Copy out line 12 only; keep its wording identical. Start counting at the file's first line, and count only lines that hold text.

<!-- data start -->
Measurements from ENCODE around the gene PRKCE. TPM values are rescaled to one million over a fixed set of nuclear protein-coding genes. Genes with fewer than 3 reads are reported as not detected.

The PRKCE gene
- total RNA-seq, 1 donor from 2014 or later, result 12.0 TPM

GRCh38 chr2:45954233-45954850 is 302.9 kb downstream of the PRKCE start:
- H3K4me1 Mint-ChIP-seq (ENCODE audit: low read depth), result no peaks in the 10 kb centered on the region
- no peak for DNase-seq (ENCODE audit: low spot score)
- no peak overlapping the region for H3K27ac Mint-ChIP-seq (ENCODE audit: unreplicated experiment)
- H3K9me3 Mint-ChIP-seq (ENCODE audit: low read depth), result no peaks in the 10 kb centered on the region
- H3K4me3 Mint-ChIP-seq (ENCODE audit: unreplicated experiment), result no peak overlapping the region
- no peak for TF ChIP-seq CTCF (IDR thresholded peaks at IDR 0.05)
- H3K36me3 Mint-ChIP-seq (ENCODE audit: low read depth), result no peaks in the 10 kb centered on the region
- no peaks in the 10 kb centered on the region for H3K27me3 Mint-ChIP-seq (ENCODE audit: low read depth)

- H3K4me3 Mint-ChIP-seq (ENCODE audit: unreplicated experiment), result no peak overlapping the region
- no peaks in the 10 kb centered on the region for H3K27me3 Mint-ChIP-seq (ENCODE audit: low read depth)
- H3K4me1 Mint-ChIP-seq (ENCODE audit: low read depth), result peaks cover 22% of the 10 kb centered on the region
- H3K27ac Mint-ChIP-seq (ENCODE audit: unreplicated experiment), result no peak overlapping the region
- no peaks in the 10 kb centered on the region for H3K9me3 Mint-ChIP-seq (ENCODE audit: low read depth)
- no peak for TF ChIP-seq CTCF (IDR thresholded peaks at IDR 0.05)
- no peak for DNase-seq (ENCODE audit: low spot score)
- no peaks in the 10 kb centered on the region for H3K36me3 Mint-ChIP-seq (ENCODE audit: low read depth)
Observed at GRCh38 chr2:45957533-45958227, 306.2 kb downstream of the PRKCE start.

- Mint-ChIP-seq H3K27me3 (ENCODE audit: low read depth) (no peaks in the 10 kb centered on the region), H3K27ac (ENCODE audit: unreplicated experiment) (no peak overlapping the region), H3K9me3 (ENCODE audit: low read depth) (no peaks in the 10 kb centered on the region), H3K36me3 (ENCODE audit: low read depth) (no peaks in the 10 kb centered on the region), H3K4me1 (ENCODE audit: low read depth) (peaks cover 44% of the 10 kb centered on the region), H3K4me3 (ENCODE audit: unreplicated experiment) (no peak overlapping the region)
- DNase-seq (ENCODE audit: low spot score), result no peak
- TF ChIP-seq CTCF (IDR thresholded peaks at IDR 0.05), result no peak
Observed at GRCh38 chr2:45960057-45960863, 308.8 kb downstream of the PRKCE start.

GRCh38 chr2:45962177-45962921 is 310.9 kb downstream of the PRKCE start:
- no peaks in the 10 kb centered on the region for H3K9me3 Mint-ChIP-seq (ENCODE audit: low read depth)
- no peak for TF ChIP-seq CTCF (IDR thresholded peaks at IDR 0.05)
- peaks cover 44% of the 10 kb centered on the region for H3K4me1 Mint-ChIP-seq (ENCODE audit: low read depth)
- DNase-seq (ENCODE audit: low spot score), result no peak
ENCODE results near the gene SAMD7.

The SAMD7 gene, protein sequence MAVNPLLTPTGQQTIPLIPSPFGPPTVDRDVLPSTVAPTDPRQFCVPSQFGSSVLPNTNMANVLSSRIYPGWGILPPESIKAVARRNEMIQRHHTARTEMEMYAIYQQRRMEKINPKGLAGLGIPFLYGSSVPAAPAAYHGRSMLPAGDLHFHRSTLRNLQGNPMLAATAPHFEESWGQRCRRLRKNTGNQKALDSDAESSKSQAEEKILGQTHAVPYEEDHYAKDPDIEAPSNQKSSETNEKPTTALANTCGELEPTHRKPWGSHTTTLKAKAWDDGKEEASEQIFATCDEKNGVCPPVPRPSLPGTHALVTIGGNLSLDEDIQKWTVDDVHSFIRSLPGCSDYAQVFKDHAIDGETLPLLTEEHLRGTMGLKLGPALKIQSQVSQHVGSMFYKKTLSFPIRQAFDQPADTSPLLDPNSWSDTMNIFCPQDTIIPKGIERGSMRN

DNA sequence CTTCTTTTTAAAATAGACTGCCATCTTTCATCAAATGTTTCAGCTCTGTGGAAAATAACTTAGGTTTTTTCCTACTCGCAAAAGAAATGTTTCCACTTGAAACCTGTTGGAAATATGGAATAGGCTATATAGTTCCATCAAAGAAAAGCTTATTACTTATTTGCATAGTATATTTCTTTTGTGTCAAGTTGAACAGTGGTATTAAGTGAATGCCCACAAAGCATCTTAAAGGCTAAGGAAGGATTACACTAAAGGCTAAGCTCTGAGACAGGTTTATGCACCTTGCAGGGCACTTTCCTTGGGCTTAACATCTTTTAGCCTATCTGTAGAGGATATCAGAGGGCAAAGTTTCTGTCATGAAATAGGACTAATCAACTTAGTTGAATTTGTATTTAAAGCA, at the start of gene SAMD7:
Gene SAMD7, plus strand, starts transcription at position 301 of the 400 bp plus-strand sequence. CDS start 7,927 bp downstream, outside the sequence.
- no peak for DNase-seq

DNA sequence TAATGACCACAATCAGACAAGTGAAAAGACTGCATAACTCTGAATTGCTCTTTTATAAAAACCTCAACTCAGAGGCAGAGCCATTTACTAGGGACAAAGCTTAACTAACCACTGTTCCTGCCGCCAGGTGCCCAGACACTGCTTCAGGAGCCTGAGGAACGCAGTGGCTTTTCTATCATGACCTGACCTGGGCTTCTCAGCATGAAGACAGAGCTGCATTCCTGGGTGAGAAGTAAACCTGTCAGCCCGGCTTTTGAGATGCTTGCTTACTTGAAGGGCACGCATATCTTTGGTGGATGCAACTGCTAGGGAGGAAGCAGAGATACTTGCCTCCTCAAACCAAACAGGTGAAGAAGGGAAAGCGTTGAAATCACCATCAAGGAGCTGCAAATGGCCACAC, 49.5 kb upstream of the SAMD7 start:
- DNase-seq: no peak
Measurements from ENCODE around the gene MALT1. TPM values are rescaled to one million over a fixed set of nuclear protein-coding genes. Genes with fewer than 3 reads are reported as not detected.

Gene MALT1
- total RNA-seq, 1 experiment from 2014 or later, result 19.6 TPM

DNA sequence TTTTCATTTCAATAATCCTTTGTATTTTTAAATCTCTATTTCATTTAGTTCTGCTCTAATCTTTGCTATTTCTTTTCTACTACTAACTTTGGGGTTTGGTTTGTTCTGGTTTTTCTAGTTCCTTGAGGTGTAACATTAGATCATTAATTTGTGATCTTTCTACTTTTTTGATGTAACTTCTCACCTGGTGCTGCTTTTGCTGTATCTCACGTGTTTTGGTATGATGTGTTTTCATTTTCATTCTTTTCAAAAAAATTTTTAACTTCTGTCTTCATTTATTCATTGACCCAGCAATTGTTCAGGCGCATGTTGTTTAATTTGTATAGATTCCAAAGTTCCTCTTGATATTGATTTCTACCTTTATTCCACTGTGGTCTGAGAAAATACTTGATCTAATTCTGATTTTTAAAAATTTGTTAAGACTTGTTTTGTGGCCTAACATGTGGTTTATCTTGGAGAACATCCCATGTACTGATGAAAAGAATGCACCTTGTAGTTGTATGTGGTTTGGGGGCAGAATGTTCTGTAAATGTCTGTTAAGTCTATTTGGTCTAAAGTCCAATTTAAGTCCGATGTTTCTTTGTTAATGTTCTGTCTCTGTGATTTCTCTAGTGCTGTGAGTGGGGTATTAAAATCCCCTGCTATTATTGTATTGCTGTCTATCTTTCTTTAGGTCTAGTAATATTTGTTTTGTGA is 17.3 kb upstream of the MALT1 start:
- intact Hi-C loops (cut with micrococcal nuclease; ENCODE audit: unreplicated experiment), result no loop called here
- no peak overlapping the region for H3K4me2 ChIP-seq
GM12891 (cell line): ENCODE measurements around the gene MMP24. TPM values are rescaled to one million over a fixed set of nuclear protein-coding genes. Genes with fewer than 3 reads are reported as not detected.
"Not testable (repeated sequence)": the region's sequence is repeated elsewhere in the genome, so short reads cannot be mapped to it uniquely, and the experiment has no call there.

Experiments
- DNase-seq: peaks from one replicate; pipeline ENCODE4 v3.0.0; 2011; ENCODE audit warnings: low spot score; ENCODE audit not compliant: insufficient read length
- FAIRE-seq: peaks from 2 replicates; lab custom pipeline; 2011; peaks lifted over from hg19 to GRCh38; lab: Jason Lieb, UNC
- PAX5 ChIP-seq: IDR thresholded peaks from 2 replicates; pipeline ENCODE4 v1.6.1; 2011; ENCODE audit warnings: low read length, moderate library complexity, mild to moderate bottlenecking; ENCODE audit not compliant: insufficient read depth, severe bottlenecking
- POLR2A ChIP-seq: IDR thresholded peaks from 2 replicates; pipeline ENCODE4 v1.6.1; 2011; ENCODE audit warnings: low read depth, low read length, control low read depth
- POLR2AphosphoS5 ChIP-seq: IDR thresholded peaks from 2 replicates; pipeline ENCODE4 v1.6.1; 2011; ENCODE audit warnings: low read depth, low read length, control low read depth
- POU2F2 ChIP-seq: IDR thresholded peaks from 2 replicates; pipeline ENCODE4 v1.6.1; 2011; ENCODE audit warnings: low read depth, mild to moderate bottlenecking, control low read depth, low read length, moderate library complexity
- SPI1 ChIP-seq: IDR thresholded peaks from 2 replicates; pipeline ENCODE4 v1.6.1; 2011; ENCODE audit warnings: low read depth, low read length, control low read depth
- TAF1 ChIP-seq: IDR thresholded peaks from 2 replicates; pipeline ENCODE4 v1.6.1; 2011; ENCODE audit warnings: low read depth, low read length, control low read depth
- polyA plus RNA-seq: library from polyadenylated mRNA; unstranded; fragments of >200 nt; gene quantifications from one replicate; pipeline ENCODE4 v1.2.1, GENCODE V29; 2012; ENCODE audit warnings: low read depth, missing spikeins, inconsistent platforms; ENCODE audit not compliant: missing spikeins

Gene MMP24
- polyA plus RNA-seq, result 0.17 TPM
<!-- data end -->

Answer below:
- no peaks in the 10 kb centered on the region for H3K27me3 Mint-ChIP-seq (ENCODE audit: low read depth)